Soil Test Report - nutrient question and soil testing of additional raised beds
I've received a soil test report from Univ of Delaware regarding a new vegetable garden in the area tested. I am concerned about the level of calcium -- listed as 334 (where optimum level seems to be from about 60-100). Is there anything to counteract such an excessive level? If not, what effects might that have on the variety of vegetable crops I intend to plant? I will try to attach the report. (I'm not interested in the 'lawn' recommendations; just vegetables (and flower beds to a lesser extent.). Additionally, this test was of the soil in the ground in the area; however, I intend to place raised beds on top of the soil. Once I've added all compounds to the new raised beds, how soon can I have that new soil with amendments tested (i.e., would it be accurate right away, or take awhile for everything to be mixed up and take hold? == I'm adding things like compost, poultry compost, worm castings, and pulverized granite) to the new top soil.
Did you get a pH reading in your soil test? If so, let us know what it is. A very high pH can be lowered, but we'd need to know what it is.
The calcium should be okay. 'Optimum' doesn't mean that readings above that are harmful, just not necessary.
The nutrient levels of your soil will always be changing. Compounds break down, nutrients are available to plants, some nutrients wash away. Even if you are working lime into your raised bed soil in order to raise pH, you can take an immediate reading and it should be accurate enough.
Before you add the raised bed, read through our recommendations for raised bed soil:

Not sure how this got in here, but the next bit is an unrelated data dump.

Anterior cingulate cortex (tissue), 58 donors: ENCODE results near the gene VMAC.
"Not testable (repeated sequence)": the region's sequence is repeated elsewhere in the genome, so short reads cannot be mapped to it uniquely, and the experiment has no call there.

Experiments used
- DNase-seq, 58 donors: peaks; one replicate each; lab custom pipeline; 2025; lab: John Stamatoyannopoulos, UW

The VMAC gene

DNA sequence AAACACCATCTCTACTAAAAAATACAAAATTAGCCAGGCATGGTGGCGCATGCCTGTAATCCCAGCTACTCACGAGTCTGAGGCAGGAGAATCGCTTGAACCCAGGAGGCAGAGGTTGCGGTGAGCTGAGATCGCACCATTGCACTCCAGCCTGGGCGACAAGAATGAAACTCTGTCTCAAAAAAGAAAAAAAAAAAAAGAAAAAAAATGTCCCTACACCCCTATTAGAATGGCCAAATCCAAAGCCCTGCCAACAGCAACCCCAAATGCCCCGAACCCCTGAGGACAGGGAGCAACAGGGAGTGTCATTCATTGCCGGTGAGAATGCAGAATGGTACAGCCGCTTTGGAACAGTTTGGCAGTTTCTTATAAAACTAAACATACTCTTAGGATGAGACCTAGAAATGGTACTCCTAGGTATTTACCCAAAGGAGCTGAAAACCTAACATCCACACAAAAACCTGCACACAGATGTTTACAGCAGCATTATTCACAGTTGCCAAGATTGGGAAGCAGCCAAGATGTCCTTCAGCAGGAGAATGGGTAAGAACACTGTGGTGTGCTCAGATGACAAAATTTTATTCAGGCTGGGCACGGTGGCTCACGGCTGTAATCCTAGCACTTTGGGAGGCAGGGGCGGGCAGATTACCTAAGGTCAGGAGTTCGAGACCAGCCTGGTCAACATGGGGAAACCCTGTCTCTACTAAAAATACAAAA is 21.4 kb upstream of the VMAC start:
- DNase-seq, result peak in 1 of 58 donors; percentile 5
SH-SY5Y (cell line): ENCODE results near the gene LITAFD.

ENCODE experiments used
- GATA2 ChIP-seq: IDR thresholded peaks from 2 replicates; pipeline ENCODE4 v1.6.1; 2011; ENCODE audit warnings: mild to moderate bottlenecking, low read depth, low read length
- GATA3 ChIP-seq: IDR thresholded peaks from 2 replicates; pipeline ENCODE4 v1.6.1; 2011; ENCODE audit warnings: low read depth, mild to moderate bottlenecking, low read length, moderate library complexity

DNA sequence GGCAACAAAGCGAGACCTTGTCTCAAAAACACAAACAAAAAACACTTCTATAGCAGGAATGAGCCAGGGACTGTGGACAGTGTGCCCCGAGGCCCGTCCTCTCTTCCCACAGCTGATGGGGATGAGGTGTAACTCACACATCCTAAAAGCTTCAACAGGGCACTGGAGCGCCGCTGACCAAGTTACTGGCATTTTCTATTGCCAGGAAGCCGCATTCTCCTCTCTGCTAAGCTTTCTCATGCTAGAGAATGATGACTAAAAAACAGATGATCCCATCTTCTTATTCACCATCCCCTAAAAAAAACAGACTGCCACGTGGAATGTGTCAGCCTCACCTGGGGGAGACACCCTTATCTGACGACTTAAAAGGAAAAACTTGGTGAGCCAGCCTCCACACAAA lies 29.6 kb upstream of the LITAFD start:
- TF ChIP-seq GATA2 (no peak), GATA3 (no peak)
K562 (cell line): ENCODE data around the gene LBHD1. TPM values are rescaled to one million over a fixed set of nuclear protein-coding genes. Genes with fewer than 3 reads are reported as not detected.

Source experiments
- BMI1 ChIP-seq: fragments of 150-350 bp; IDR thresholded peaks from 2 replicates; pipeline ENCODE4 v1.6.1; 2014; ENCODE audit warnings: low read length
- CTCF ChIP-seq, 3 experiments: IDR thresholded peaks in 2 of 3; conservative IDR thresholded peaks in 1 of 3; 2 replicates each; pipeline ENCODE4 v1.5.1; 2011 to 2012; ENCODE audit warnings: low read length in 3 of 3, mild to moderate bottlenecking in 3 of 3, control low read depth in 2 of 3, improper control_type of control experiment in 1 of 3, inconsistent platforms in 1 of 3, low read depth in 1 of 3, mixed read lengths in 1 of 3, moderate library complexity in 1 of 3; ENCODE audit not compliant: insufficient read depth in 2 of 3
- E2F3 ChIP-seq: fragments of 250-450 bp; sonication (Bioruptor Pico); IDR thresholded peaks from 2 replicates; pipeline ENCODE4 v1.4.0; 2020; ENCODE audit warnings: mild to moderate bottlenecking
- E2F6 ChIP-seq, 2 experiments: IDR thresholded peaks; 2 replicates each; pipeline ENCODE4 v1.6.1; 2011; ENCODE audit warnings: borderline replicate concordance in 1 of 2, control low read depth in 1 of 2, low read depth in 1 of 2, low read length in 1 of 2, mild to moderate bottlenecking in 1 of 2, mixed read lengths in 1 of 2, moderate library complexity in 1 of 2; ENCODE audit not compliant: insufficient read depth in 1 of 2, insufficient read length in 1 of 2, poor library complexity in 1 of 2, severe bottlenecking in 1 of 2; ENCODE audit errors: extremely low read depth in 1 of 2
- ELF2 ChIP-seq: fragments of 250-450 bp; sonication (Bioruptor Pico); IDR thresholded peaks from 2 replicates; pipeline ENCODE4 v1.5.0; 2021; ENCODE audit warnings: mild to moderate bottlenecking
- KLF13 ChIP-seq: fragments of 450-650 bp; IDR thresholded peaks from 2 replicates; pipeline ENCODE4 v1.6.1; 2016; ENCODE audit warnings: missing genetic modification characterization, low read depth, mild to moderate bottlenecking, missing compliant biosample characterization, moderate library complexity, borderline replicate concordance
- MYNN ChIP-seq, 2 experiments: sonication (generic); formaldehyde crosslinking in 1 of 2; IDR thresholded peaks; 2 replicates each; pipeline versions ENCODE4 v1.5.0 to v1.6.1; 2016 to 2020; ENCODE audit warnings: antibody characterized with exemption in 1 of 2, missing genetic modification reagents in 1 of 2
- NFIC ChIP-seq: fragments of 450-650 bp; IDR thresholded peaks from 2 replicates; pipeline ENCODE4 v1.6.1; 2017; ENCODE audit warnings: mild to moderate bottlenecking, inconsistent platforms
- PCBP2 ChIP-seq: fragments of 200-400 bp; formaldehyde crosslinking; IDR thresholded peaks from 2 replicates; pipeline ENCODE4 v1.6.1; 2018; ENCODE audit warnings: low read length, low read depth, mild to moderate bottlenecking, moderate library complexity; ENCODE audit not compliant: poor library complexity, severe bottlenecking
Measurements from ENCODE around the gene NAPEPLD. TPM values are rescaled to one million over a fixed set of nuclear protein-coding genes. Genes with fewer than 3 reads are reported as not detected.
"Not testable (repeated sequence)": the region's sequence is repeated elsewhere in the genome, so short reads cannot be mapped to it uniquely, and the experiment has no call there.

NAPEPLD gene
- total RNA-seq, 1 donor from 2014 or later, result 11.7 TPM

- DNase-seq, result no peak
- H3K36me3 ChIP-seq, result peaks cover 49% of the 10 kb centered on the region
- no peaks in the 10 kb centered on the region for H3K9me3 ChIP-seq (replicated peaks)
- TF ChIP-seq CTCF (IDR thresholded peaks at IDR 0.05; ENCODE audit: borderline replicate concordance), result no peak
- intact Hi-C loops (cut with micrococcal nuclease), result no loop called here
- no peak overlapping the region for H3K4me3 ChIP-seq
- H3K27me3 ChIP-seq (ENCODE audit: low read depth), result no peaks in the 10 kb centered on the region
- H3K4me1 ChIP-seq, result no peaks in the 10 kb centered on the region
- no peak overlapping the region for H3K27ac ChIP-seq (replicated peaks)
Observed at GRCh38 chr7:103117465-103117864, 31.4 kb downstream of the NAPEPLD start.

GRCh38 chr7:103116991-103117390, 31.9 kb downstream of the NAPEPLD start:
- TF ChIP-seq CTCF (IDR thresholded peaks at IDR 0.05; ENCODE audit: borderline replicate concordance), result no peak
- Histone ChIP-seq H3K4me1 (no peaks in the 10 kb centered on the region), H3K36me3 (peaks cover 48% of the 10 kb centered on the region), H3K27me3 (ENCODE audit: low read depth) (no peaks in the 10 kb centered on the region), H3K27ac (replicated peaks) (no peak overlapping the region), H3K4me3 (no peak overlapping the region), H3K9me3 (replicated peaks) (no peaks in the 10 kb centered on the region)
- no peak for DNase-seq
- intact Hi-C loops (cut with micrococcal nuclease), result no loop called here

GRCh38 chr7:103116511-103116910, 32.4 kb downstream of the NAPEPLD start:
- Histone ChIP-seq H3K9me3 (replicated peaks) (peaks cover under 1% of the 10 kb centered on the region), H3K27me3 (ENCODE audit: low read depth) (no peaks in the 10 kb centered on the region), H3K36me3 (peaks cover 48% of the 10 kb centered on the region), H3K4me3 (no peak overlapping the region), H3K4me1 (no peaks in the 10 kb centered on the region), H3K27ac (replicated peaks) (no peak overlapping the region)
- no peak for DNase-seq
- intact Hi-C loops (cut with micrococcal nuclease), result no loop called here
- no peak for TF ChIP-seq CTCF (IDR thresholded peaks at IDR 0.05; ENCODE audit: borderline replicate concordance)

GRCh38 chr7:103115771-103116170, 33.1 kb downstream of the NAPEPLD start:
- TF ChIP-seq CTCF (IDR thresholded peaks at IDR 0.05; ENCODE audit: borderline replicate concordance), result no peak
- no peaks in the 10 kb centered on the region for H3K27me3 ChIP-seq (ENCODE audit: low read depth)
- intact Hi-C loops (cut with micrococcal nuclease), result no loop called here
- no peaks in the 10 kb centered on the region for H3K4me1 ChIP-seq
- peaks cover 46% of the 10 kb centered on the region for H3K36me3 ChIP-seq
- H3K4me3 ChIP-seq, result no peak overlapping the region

Ideal vegetable garden soil should be loose, deep and crumbly. It should drain well (water should not stand on top after rain) and contain plenty of organic matter. Good garden soil will deliver the right mixture of air, water, and nutrients to grow a large root system and strong, productive plants.
Test the soil
Test the existing soil where the raised bed will be located even if you plan to add purchased topsoil. Pay for a basic soil test from a certified soil lab (more accurate and complete and usually less costly than diy testers. The pH level should be in the 6.2-6.8 range.) Test your soil for lead.
Here is how to test your soil: http://extension.umd.edu/hgic/soils/soil-testing
Use existing soil
1. If the soil is in good shape (not compacted, drains well) add 4 inches of compost and mix it with the top 4-inches of existing soil using a tiller, spade, or garden fork. You can also help loosen soils with high clay content by pushing in your garden fork and rocking it back and forth. Move the fork 6-8 inches and repeat across the entire bed.
2. Alternatively, in fall or early spring, cover the existing soil with multiple layers of newspaper to kill grass and weeds (can take 6-8 weeks). Then add 4 inches of compost and lightly mix in with top 4 inches of soil. You could also use heavyweight weed barrier to kill vegetation; just remove it when the vegetation is dead and add your compost.3. For both scenarios, cover 2-ft. wide pathways around the raised beds with newspaper or weed barrier to kill vegetation. Dig up the top 2-3 inches of soil and dead vegetation and add it to the raised beds. Your permanent paths can be covered with wood chips, shredded bark, brick, or heavyweight landscape fabric (>3 oz. per square yard). If you don’t have time to kill the vegetation in the paths you can slice through it horizontally with a spade. Compost the weeds and grass and dig out 1-2 inches of soil that you will add to the raised bed.
I'm trying for the 3rd time to attach the file with soil test report. It was pdf which apparently does not work. I've tried to convert it to jpeg in case that works. It indicates the pH is 7.0. Thanks.
Your pH is okay and does not need to be adjusted. You do not have to test the new soil. You can test this in another three years.
No fertilizer additional fertilizer is needed since you will be adding the new amendments to the existing soil.